Plenty of people have weighed in on the Antonio Brown-Steelers drama, but we might have received our best perspective Thursday.
Former Steelers linebacker James Harrison — who rose from undrafted free agent to star contributor for Pittsburgh before he was unceremoniously released in the middle of the 2017 season — joined NFL Network’s Super Bowl Live on Thursday to discuss a variety of topics, including Brown and the Steelers. It sure sounds like the Brown-Steelers marriage is all but over, and per Harrison, coach Mike Tomlin is deserving of most of the blame.
“I think that only changes when you start from the top, you got to start from the top, and that starts with head coach,” Harrison said of the seemingly never-ending drama coming from Pittsburgh. “He has a thing where he says, ‘I’m going to treat everybody fair but I’m not going to treat everybody the same.’ Your fairness may be interpreted as favoritism to other players. And the fact that you’re treating everybody what you call fairly but not the same may be interpreted different by different players. And I think right now it’s a combination of that going on and maybe a little bit of a lack of actual leadership. Someone that’s saying it’s going to be A and B to get to C.”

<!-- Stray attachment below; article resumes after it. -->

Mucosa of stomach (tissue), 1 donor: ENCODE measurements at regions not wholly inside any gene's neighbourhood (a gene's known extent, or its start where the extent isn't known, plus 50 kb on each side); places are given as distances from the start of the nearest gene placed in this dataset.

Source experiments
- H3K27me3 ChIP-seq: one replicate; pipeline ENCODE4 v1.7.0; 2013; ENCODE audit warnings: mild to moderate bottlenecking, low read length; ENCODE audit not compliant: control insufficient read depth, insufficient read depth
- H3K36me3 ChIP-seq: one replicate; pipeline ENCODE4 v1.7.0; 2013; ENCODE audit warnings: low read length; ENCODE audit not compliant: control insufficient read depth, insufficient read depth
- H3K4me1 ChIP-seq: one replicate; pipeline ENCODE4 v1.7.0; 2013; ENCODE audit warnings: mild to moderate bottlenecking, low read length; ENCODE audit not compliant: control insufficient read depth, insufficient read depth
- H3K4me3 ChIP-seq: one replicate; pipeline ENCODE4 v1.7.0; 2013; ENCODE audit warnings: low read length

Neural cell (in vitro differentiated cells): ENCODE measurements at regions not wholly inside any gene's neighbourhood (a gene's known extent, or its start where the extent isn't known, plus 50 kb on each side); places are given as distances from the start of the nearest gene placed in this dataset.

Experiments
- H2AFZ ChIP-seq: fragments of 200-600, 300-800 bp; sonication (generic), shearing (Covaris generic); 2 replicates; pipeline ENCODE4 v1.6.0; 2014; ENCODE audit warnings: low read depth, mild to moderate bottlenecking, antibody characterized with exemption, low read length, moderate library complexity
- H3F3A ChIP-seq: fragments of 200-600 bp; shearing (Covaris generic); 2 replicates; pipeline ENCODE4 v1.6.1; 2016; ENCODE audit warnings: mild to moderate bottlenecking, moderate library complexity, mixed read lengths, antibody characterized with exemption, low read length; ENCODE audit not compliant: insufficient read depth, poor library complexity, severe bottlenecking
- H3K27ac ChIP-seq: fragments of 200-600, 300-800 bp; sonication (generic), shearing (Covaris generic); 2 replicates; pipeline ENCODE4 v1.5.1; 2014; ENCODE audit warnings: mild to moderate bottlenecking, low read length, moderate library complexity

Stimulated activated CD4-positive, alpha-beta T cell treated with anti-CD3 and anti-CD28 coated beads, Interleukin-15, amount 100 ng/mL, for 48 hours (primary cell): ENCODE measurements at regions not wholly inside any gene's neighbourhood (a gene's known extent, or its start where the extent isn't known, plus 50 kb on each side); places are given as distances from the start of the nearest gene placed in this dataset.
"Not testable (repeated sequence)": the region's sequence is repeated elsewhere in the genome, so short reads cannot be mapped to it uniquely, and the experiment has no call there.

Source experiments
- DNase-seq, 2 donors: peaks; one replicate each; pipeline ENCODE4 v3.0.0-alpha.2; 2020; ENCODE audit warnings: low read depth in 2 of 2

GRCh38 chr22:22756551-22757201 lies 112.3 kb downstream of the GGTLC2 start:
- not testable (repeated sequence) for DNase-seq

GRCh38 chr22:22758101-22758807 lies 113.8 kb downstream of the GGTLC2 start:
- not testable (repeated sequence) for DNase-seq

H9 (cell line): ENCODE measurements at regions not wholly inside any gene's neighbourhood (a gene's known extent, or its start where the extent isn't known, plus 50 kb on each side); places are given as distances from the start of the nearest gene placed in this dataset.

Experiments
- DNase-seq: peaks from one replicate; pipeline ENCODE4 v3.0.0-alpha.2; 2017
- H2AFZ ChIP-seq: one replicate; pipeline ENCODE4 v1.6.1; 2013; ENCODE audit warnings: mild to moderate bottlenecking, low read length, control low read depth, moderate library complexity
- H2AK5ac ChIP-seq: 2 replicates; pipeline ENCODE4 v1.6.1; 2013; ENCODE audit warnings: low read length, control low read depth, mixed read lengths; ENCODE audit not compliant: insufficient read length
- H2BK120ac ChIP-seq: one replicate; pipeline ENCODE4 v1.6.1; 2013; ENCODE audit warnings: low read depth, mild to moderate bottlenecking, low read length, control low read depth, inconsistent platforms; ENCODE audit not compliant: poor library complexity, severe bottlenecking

Not a surprising take from Harrison, who was dumped after coming out of retirement to fill a need at edge rusher for the Steelers. In Pittsburgh’s defense, Harrison said himself he asked to be released multiple times near the end of his time with the Steelers, primarily because they weren’t playing him. But it’s evident that there’s some lingering dissatisfaction within Harrison, who finished the season with the New England Patriots and stuck with them through Super Bowl LII.
In fact, this doesn’t seem to be about Brown at all, but Tomlin, who Harrison said in 2017 refused to grant his request for release because he wanted to protect against potential injuries. Harrison went on to say Thursday that these current issues that are now bubbling to the surface have existed for a while under Tomlin, who runs a fair-yet-unequal ship, but were hidden by a cast-iron lid called winning.